Limit holdem players united for this big event, the most prestigious LHE championship of the year. With a $10,000 buy-in and a WSOP bracelet up for grabs, it drew an elite group of players, some well-known pros, others satellite winners, and even some relative amateurs who worked on their bankroll for a long time to be able to afford it. They showed up for the late 5:00pm start on Tuesday, June 15, and prepared to limit bet as far as they could go.
All in all, there were 171 players who bought in to the tournament, and though that number was a dip from the 185-player field of 2009, the prize pool still grew to $1,607,400. When the money was dispersed, only 18 players would be paid but the winner would take home $425,969. Day 1 downsized the field to only 107, but it wasn’t until late into the night on Day 2 that the money bubble burst. When players stopped to bag their chips, there were only 13 people doing so, and their stacks were recorded as follows:
|Kyle Ray ||643,000 |
|Daniel Idema ||634,000 |
|Jameson Painter ||574,000 |
|Dave Baker ||542,000 |
|Darren Woods ||529,000 |
|Matt Keikoan ||418,000 |
|Simon Morris ||364,000 |
|Brock Parker ||351,000 |
|Zvi Groysman ||278,000 |
|Anh Van Nguyen ||274,000 |
|Michael Mizrachi ||256,000 |
|Mark Klecan ||169,000 |
|David Chiu ||144,000 |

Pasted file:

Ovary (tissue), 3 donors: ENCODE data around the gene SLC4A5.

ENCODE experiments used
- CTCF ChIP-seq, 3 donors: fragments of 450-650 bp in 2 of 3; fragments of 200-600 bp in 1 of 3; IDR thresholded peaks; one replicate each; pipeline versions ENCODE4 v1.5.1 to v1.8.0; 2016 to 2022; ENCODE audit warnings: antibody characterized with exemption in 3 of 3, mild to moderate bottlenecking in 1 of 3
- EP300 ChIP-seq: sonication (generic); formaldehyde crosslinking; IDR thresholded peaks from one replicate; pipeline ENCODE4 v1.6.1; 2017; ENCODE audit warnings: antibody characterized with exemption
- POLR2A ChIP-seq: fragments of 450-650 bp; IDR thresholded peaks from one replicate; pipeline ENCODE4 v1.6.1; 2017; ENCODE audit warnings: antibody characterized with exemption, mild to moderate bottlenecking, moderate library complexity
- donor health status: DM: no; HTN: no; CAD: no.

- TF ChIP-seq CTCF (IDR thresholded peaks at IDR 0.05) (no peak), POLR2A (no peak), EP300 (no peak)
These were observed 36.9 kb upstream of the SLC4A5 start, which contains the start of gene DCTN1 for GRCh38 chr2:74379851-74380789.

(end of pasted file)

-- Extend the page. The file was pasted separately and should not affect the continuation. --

Day 3 started with those 13 players but saw some of them eliminated early in the day:
13th place: Mark Klecan ($27,069)
12th place: Darren Woods ($32,614)
11th place: Dave Baker ($32,614)
The final ten players were seated together, but the table wouldn’t be official until one more competitor fell from the leaderboard. It happened when Nguyen and Painter got involved on a board of , at which point, Nguyen bet, Painter raised, and Nguyen called all-in for his tournament life with for top two pair. Painter then showed for the rivered flush, and Nguyen was out in tenth place with $32,614.
The official final table was then set as follows:
|Seat 1: ||Daniel Idema ||829,000 |
|Seat 2: ||Michael Mizrachi ||243,000 |
|Seat 3: ||Brock Parker ||619,000 |
|Seat 4: ||Matt Keikoan ||505,000 |
|Seat 5: ||Zvi Groysman ||500,000 |
|Seat 6: || David Chiu ||75,000 |
|Seat 7: ||Jameson Painter ||1,209,000 |
|Seat 8: || Kyle Ray ||903,000 |
|Seat 9: ||Simon Morris ||233,000 |
It didn’t take long for Chiu to move his short stack all-in with , but original raiser Keikoan made the easy call with . The flop only helped Keikoan when it came , and the turn and river cards simply finished it. David Chiu ended his run early, taking home $39,760 for the ninth place finish.
As Idema moved up the leaderboard Parker and Mizrachi both struggled but climbed a bit. Groysman doubled through Morris to stay alive and then tripled to get out of the range of the shorter stacks.
But Mizrachi couldn’t find much momentum. Finally, ground down to 65K, he moved all-in preflop with , and Morris called with . Mizrachi looked good for a double there, though the gave Morris the straight draw that was completed when the came on the turn. The on the river gave Mizrachi a set of kings, but it wasn’t enough to win the hand. Michael Mizrachi was gone in eighth place with $49,732.